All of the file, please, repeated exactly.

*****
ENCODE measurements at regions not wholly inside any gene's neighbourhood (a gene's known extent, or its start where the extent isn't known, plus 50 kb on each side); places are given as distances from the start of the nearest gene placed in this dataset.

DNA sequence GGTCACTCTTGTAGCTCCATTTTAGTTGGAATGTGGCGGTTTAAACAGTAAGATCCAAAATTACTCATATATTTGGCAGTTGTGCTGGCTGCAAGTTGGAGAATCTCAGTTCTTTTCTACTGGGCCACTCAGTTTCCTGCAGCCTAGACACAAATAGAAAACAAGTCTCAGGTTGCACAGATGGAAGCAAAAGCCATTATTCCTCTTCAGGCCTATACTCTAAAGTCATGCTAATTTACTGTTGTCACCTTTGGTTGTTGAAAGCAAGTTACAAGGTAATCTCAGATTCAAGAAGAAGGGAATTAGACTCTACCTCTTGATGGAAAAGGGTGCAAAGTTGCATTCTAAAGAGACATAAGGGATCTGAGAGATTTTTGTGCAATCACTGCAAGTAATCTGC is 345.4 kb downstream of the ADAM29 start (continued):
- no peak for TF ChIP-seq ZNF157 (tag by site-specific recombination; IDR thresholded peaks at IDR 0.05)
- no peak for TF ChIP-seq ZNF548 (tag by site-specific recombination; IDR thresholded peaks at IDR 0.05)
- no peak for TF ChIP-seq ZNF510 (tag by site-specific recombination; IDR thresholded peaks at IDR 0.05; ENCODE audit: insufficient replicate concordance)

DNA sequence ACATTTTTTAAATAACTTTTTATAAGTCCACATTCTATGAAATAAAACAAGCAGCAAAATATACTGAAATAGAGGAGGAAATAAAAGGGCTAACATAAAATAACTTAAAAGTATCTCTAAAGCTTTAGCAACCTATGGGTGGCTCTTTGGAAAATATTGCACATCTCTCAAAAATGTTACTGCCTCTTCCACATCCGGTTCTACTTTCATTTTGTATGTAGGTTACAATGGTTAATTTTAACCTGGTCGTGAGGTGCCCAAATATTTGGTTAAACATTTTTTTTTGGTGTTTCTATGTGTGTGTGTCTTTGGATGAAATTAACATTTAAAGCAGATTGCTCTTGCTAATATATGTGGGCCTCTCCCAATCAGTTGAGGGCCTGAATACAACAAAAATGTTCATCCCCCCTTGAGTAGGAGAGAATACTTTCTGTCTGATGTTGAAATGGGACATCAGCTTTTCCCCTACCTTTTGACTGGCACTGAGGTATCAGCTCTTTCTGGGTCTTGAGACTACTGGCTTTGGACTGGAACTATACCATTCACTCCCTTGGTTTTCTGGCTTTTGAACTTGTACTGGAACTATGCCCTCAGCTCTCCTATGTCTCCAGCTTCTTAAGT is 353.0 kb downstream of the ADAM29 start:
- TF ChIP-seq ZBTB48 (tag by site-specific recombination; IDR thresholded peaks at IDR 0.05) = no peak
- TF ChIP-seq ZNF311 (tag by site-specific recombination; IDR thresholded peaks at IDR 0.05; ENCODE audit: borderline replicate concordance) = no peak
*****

ENCODE measurements at regions not wholly inside any gene's neighbourhood (a gene's known extent, or its start where the extent isn't known, plus 50 kb on each side); places are given as distances from the start of the nearest gene placed in this dataset.

DNA sequence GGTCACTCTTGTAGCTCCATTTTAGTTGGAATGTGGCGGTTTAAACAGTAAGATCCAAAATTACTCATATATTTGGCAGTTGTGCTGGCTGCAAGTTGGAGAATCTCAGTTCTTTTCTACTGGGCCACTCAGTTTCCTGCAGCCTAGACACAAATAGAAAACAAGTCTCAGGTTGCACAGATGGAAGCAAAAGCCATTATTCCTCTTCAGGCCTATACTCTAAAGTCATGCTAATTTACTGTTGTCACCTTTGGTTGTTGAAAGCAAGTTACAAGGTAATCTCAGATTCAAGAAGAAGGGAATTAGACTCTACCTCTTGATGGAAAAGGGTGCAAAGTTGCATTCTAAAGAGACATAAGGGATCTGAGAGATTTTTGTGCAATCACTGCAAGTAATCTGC is 345.4 kb downstream of the ADAM29 start (continued):
- no peak for TF ChIP-seq ZNF157 (tag by site-specific recombination; IDR thresholded peaks at IDR 0.05)
- no peak for TF ChIP-seq ZNF548 (tag by site-specific recombination; IDR thresholded peaks at IDR 0.05)
- no peak for TF ChIP-seq ZNF510 (tag by site-specific recombination; IDR thresholded peaks at IDR 0.05; ENCODE audit: insufficient replicate concordance)

DNA sequence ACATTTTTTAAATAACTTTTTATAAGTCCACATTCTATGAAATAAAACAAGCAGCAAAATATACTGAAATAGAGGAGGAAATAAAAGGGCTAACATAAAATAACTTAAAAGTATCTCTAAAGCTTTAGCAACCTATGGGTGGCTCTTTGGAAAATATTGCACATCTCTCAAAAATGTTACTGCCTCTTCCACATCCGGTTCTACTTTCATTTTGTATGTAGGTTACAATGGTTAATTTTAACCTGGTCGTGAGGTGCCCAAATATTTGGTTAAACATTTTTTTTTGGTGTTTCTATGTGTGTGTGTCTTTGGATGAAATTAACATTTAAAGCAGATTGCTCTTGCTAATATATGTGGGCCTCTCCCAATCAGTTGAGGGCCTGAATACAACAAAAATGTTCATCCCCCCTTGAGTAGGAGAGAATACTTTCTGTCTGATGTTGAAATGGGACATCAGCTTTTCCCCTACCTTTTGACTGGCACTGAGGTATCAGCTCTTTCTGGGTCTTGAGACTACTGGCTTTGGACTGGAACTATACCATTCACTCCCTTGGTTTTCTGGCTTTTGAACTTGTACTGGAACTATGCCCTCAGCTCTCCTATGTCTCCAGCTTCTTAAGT is 353.0 kb downstream of the ADAM29 start:
- TF ChIP-seq ZBTB48 (tag by site-specific recombination; IDR thresholded peaks at IDR 0.05) = no peak
- TF ChIP-seq ZNF311 (tag by site-specific recombination; IDR thresholded peaks at IDR 0.05; ENCODE audit: borderline replicate concordance) = no peak